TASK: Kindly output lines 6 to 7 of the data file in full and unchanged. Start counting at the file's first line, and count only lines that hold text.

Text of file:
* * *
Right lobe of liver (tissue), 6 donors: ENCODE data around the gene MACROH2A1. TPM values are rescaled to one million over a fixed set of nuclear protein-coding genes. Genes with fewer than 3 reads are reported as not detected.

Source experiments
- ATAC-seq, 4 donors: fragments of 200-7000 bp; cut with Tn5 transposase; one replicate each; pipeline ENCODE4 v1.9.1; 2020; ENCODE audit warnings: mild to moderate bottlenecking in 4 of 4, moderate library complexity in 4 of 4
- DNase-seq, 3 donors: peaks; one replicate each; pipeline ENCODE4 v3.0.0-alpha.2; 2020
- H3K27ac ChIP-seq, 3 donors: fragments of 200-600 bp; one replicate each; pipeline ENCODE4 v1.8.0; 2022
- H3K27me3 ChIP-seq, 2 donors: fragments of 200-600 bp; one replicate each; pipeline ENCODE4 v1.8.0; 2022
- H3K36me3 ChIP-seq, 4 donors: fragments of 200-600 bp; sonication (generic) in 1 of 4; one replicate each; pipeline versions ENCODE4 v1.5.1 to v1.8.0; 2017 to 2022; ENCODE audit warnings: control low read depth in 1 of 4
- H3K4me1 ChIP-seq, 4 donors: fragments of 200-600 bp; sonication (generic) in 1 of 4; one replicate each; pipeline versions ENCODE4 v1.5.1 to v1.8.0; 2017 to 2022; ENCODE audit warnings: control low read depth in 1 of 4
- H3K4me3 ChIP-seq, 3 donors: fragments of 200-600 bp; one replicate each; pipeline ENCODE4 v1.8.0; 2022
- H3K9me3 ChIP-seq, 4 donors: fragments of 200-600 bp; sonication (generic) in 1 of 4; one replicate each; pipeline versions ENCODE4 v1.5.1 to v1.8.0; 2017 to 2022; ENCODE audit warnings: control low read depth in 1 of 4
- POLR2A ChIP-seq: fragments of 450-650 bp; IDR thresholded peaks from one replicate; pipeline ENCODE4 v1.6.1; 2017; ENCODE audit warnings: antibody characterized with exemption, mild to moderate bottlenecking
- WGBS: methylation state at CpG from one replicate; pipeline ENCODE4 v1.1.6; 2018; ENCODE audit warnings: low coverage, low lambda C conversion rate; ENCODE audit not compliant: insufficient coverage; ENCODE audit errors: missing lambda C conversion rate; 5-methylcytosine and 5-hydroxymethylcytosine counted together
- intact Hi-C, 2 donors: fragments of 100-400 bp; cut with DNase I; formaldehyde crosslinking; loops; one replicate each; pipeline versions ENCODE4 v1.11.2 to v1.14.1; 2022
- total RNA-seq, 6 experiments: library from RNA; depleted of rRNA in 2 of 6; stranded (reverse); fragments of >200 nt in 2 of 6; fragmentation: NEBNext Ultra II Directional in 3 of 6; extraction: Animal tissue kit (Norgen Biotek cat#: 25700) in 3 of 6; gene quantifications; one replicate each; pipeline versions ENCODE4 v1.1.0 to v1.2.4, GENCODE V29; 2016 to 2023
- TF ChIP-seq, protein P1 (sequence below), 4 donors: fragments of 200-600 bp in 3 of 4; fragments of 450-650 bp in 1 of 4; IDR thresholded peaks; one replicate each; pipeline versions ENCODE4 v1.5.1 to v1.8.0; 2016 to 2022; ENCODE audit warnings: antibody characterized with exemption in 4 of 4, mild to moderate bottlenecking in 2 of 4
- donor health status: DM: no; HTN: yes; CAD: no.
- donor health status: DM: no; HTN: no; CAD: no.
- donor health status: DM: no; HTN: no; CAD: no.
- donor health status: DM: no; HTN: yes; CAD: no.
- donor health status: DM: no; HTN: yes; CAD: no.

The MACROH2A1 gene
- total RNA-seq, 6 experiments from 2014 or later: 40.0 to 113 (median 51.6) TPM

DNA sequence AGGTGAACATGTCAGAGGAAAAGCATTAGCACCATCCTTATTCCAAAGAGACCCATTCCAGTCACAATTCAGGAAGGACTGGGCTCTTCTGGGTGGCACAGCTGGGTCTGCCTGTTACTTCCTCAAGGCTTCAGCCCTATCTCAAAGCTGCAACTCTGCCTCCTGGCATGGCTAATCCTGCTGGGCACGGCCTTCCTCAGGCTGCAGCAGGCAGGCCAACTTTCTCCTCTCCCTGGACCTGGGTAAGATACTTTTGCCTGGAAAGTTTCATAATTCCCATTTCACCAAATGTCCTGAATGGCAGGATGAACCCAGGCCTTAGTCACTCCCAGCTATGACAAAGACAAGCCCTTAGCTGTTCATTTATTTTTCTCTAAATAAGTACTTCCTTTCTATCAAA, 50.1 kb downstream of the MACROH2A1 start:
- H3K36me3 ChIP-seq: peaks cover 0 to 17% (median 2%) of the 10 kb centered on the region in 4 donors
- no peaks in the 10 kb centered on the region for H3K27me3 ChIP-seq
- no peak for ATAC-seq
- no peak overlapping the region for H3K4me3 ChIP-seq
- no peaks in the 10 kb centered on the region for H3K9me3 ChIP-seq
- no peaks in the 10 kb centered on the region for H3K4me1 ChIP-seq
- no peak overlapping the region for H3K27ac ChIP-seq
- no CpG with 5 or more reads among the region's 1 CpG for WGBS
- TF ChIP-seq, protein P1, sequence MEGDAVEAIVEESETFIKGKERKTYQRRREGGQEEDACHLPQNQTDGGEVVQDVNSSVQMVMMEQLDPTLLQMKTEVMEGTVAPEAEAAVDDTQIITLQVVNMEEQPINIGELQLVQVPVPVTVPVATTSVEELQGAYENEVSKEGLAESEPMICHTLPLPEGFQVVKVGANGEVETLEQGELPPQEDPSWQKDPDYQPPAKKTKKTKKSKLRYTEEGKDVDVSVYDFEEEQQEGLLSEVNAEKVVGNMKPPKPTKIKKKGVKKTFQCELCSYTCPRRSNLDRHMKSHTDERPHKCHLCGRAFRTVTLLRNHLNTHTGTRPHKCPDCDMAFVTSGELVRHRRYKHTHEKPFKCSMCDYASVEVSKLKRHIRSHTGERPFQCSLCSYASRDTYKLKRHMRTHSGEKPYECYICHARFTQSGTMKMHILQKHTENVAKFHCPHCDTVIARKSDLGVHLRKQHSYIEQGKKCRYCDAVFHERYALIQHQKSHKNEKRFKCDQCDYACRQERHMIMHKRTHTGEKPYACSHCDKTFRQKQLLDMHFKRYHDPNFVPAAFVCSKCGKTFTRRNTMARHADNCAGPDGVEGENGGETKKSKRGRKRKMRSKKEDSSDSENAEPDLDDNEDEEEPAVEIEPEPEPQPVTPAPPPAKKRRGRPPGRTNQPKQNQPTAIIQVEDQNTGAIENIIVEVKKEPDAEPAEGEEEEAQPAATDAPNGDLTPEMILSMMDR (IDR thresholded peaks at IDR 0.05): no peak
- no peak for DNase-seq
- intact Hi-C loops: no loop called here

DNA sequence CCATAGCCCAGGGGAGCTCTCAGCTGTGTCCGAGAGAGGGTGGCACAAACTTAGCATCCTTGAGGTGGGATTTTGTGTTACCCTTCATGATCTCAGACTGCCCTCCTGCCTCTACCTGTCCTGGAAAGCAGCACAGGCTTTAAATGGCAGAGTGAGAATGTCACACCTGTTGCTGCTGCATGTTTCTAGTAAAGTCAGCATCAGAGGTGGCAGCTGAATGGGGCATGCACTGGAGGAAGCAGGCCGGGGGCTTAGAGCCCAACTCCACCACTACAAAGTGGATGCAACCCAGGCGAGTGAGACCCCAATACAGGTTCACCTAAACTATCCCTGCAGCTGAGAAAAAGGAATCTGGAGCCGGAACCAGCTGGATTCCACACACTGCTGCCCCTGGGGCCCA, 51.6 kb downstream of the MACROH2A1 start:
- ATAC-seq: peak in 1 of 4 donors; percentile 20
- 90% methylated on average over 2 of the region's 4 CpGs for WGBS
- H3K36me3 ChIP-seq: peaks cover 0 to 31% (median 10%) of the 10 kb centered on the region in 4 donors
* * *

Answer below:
- H3K27me3 ChIP-seq, 2 donors: fragments of 200-600 bp; one replicate each; pipeline ENCODE4 v1.8.0; 2022
- H3K36me3 ChIP-seq, 4 donors: fragments of 200-600 bp; sonication (generic) in 1 of 4; one replicate each; pipeline versions ENCODE4 v1.5.1 to v1.8.0; 2017 to 2022; ENCODE audit warnings: control low read depth in 1 of 4